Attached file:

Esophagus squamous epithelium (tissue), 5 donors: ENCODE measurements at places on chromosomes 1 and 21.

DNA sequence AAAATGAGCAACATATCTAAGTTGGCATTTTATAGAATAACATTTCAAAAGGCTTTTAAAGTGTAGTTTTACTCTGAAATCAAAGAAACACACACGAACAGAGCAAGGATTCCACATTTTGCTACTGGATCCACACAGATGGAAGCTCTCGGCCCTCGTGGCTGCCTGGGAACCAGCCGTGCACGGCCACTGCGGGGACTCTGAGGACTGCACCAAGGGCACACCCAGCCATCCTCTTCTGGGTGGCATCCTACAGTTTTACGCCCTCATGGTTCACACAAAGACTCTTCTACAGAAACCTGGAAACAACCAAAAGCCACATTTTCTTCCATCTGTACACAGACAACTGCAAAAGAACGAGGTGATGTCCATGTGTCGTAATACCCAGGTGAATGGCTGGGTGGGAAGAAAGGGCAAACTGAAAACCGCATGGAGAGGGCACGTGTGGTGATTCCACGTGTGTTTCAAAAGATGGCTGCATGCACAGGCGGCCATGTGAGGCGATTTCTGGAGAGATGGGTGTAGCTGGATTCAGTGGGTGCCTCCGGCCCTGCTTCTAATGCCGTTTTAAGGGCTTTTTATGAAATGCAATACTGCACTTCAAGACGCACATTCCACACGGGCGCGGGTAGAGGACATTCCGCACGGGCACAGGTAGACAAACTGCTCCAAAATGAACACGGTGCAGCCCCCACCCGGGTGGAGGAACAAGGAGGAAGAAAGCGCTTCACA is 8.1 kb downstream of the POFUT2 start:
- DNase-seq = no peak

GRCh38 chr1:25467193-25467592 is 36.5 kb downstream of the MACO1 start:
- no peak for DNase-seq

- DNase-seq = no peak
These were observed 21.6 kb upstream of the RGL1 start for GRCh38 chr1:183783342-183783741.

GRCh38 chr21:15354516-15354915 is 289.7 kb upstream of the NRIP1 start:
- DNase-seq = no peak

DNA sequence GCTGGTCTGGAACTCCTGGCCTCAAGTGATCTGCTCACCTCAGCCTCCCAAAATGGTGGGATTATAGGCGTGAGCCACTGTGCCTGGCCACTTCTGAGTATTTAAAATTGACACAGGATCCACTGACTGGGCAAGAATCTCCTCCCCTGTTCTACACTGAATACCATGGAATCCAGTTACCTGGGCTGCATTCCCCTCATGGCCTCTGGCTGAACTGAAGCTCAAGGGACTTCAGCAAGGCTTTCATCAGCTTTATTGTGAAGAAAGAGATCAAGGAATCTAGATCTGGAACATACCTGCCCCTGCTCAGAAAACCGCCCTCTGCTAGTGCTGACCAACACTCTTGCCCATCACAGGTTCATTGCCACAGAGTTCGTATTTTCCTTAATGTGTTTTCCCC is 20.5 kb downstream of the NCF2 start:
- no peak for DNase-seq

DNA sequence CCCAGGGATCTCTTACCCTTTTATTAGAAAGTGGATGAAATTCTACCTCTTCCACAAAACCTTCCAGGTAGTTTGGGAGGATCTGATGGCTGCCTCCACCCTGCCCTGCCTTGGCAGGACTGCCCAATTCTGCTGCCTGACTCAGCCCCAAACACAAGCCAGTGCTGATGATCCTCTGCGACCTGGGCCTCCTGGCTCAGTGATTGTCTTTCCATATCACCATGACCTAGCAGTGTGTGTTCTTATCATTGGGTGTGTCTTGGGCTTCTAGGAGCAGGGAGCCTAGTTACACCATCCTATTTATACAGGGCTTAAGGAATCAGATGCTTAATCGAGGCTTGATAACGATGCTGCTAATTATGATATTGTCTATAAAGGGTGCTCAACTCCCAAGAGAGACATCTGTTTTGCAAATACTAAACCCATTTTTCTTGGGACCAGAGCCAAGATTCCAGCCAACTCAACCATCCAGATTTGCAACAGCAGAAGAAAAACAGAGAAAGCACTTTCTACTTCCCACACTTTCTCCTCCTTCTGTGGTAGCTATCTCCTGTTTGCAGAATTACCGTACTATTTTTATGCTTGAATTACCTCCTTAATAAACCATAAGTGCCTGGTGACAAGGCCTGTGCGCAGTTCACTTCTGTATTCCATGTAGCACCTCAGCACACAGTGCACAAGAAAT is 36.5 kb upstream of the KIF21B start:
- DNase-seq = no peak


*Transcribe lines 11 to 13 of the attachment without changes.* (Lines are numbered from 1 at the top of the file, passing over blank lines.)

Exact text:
- no peak for DNase-seq

DNA sequence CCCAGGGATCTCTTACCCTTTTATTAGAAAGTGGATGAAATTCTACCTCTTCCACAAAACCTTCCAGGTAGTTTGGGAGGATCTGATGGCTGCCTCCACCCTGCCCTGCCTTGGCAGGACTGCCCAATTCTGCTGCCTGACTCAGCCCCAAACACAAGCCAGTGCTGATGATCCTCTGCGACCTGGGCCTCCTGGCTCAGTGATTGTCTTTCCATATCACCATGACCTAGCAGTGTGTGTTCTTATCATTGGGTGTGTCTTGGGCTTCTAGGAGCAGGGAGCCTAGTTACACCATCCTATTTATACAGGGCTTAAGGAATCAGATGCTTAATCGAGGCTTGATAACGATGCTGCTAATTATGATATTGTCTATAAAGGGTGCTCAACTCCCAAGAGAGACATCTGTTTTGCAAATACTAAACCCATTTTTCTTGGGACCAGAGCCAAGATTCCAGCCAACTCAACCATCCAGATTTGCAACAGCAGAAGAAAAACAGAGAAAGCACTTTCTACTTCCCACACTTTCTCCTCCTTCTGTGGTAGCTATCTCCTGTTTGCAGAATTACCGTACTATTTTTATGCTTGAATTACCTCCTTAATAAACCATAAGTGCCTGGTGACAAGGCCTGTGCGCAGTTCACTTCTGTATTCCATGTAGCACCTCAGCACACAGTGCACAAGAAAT is 36.5 kb upstream of the KIF21B start:
- DNase-seq = no peak